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CASE REPORT
Year : 2016  |  Volume : 25  |  Issue : 1  |  Page : 107-109  Table of Contents     

Wikipedia use: Risk for developing technology addiction


Department of Clinical Psychology, National Institute of Mental Health and Neurosciences, Bengaluru, Karnataka, India

Date of Web Publication19-Dec-2016

Correspondence Address:
Manoj Kumar Sharma
Department of Clinical Psychology, Service of Healthy Use of Technology Clinic, National Institute of Mental Health and Neurosciences, Bengaluru, Karnataka
India
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Source of Support: None, Conflict of Interest: None


DOI: 10.4103/0972-6748.196054

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   Abstract 

The present case highlights the addictive potential of Wikipedia usage. The users approached a technology addiction clinic for the management of excessive use of technology. A clinical interview was used to elicit information about usages. It indicates the addictive use of Wikipedia and associated dysfunction in lifestyle. It has implication for promotion of healthy use of technology.

Keywords: Addiction, lifestyle dysfunctions, Wikipedia


How to cite this article:
Sharma MK. Wikipedia use: Risk for developing technology addiction. Ind Psychiatry J 2016;25:107-9

How to cite this URL:
Sharma MK. Wikipedia use: Risk for developing technology addiction. Ind Psychiatry J [serial online] 2016 [cited 2017 Nov 24];25:107-9. Available from: http://www.industrialpsychiatry.org/text.asp?2016/25/1/107/196054

The internet has become an important mean of information, interaction, and entertainment.[1] Widespread obsession with technology can be traced to radio in the 1930s and television in the 1960s, but it has become a concern among mental health professional during the digital age.[2] The Pew Internet and American Life Project found on a survey of 1492 users that 50% of online users with a college diploma used Wikipedia to find information.[3] It was found to be useful to users based on their needs, standards, and expectations,[4] as well as its utility is also being linked to four Cs. It is being associated with – currency, coverage, comprehensibility, and convenience. It is Wikipedia's currency to cover a range of issues that are brief and easy to understand and access that makes Wikipedia useful and distinct from so many other sources (e.g., Encyclopedia Britannica, both the online and offline versions).[5] It is convenient to cover comprehensible material using Wikipedia. Its usages are more among the well-educated people. Adults and broadband users have been among those who are earlier adopters of Wikipedia. Forty-four percent of those ages 18–29 use Wikipedia to look for information, and 29% of users aged 50 years and older consult the site. Forty-two percent of home broadband users look for information on Wikipedia while just 26% of home dial-up users do so. Several Web traffic measuring firms say that Wikipedia is one of the most heavily visited sites on the internet. comScore Media Metrix, the Web traffic measuring firm, regularly says that monthly traffic to the cluster of Wikipedia sites positions them in the top 10 global sites.[3]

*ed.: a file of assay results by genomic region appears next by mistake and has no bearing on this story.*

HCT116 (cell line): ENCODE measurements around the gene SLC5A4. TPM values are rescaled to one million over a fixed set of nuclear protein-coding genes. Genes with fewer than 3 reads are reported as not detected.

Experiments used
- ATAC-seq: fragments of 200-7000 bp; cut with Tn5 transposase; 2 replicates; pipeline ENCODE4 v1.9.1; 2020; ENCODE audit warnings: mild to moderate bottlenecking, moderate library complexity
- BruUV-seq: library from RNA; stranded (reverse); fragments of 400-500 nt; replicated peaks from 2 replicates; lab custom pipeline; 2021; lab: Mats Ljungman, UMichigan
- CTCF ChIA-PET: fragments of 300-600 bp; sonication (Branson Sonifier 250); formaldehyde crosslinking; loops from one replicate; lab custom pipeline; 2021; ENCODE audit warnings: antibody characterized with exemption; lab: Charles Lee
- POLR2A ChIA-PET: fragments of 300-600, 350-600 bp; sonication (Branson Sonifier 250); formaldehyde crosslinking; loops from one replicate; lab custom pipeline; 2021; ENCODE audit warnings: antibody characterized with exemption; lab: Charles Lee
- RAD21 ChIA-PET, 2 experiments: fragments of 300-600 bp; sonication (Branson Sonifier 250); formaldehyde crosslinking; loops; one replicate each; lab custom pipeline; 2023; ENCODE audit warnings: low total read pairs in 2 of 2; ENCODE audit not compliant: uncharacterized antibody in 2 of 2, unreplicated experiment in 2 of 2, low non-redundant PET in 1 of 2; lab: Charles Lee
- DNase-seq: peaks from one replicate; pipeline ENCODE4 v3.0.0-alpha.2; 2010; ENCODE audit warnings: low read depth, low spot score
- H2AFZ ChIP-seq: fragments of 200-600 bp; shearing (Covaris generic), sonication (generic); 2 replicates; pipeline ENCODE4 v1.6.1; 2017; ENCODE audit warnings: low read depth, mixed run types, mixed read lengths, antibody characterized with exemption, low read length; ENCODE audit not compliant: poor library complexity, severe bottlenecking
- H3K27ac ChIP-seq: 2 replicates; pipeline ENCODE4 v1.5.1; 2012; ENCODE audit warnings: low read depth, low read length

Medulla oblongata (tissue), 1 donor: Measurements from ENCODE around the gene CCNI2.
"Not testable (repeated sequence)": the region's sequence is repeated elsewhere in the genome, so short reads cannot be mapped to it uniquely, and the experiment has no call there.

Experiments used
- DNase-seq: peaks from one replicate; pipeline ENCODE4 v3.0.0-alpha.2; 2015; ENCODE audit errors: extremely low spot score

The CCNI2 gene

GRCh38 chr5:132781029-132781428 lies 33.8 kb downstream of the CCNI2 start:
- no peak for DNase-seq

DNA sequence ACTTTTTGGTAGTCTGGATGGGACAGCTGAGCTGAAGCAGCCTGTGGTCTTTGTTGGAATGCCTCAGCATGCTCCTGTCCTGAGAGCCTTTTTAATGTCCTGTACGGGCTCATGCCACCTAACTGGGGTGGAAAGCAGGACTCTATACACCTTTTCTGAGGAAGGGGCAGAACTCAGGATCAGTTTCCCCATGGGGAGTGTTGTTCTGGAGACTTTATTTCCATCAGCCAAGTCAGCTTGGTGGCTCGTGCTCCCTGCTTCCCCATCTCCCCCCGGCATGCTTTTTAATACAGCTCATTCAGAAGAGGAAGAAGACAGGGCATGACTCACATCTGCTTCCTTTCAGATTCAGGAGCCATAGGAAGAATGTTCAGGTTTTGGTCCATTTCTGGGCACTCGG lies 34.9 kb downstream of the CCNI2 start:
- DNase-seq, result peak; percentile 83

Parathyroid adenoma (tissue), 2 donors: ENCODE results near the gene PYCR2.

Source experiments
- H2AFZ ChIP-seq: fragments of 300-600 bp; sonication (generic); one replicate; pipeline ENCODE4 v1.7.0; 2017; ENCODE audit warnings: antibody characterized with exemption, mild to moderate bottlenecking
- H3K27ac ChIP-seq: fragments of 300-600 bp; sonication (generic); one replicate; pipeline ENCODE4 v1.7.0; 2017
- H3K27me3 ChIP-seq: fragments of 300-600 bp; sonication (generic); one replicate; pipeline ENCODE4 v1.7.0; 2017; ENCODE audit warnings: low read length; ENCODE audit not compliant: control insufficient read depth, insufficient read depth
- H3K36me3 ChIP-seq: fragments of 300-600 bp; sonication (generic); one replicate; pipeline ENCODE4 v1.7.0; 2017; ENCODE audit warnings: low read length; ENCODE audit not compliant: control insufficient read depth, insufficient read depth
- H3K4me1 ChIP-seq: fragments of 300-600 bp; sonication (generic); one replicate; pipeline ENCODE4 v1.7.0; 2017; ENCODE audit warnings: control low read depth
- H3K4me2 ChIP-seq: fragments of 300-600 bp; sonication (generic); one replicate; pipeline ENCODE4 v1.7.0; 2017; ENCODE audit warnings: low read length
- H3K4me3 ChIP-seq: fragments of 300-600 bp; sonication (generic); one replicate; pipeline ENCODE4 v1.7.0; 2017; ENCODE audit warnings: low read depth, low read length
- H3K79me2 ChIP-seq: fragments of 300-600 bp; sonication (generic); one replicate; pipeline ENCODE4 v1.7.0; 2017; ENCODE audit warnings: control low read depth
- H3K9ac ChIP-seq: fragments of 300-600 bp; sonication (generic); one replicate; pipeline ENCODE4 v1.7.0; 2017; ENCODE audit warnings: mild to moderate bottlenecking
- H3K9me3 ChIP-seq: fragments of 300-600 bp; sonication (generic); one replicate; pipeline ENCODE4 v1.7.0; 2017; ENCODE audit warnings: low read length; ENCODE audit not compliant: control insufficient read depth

The four Cs of Wikipedia (currency, coverage, comprehensibility, and convenience) also leads to manifestation of excessive use of Wikipedia. It leads to psychosocial dysfunction in the users' lifestyle.


   Case Report Top


A user presented with the complaint of internet use to Service of Healthy Use of Technology Clinic. It is the India's first clinic to manage information technology use. The user presented with the problems of excessive use of Wikipedia for the last 5 years and inability to manage anger. The usages started as a way of exploring the available biographies of scientists/philosophers, spirituality, fiction, and scientific information about the universe. He used to assess it on his mobile phone. The average use was 8–10 h a day. Due to this, he developed the complaints of neck pain, body strain, eye strain, delay in initiation of sleep (about 2 h from the scheduled time due to urge to see Wikipedia), and holding bladder for three to 4 h while doing surfing. He continued his access to Wikipedia despite having problems. Personal history also revealed the presence of interpersonal maladjustment, decreased communication with parents/not participating in family activities/decreased outdoor activities, and disturbance in self-care as well as disturbance in academic. He attributed the usages to getting the feeling of well-being/relaxation/method to structure his free time. Since he was not regular in academic, he used to spend his time in exploring various issues related to his personal problems as well as seeking solutions for the same. He was an introvert. A clinical interview also revealed the presence of craving, control, compulsion, and consequences related to online accessing of Wikipedia. He used to get irritated whenever advised to stop internet use/Wikipedia search. He had been taking muscle relaxant for neck pain due to time spent on surfing.